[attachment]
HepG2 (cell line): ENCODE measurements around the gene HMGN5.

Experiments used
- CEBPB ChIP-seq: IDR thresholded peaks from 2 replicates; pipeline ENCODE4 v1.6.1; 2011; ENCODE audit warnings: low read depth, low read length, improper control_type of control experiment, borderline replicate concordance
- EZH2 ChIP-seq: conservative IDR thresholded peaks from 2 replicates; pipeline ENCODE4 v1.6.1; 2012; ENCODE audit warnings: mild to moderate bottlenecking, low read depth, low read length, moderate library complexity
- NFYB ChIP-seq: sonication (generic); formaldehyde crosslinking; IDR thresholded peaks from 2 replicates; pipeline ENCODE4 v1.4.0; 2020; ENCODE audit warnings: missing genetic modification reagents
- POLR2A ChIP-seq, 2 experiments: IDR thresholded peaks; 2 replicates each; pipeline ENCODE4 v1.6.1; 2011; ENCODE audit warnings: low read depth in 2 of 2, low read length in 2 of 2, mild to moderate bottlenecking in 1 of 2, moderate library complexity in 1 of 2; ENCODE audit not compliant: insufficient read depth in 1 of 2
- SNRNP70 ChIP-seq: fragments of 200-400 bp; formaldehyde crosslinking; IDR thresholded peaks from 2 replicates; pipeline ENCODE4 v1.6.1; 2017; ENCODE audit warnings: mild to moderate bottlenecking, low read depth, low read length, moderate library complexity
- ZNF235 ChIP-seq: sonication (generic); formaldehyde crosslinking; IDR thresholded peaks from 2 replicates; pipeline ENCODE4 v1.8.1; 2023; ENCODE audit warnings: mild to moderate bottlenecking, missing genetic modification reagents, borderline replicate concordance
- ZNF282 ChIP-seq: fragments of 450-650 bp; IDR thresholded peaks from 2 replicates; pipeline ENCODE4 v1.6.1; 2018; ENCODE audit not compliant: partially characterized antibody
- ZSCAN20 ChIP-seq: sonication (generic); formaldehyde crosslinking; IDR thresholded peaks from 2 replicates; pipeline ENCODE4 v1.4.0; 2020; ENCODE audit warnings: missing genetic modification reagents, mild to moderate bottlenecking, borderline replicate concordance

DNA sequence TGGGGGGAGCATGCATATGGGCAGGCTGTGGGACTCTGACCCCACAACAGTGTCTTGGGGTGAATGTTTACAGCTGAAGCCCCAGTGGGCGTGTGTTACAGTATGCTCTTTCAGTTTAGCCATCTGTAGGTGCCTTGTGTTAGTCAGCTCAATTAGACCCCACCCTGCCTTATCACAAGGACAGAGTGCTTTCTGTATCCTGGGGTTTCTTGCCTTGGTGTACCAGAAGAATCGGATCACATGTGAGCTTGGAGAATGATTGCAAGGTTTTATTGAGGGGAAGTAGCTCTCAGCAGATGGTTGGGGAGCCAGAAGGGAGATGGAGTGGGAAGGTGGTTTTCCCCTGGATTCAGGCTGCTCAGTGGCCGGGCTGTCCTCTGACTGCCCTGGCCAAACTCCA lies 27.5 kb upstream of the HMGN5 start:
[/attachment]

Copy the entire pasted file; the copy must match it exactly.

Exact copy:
HepG2 (cell line): ENCODE measurements around the gene HMGN5.

Experiments used
- CEBPB ChIP-seq: IDR thresholded peaks from 2 replicates; pipeline ENCODE4 v1.6.1; 2011; ENCODE audit warnings: low read depth, low read length, improper control_type of control experiment, borderline replicate concordance
- EZH2 ChIP-seq: conservative IDR thresholded peaks from 2 replicates; pipeline ENCODE4 v1.6.1; 2012; ENCODE audit warnings: mild to moderate bottlenecking, low read depth, low read length, moderate library complexity
- NFYB ChIP-seq: sonication (generic); formaldehyde crosslinking; IDR thresholded peaks from 2 replicates; pipeline ENCODE4 v1.4.0; 2020; ENCODE audit warnings: missing genetic modification reagents
- POLR2A ChIP-seq, 2 experiments: IDR thresholded peaks; 2 replicates each; pipeline ENCODE4 v1.6.1; 2011; ENCODE audit warnings: low read depth in 2 of 2, low read length in 2 of 2, mild to moderate bottlenecking in 1 of 2, moderate library complexity in 1 of 2; ENCODE audit not compliant: insufficient read depth in 1 of 2
- SNRNP70 ChIP-seq: fragments of 200-400 bp; formaldehyde crosslinking; IDR thresholded peaks from 2 replicates; pipeline ENCODE4 v1.6.1; 2017; ENCODE audit warnings: mild to moderate bottlenecking, low read depth, low read length, moderate library complexity
- ZNF235 ChIP-seq: sonication (generic); formaldehyde crosslinking; IDR thresholded peaks from 2 replicates; pipeline ENCODE4 v1.8.1; 2023; ENCODE audit warnings: mild to moderate bottlenecking, missing genetic modification reagents, borderline replicate concordance
- ZNF282 ChIP-seq: fragments of 450-650 bp; IDR thresholded peaks from 2 replicates; pipeline ENCODE4 v1.6.1; 2018; ENCODE audit not compliant: partially characterized antibody
- ZSCAN20 ChIP-seq: sonication (generic); formaldehyde crosslinking; IDR thresholded peaks from 2 replicates; pipeline ENCODE4 v1.4.0; 2020; ENCODE audit warnings: missing genetic modification reagents, mild to moderate bottlenecking, borderline replicate concordance

DNA sequence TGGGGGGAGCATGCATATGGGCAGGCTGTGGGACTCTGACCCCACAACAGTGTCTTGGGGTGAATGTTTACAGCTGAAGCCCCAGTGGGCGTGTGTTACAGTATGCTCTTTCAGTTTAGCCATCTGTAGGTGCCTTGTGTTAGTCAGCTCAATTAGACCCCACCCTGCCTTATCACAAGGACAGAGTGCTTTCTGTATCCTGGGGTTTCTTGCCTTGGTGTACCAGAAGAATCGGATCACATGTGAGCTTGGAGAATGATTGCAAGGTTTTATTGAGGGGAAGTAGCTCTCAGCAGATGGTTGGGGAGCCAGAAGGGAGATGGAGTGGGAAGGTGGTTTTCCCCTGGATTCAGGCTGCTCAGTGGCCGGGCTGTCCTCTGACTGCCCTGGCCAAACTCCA lies 27.5 kb upstream of the HMGN5 start: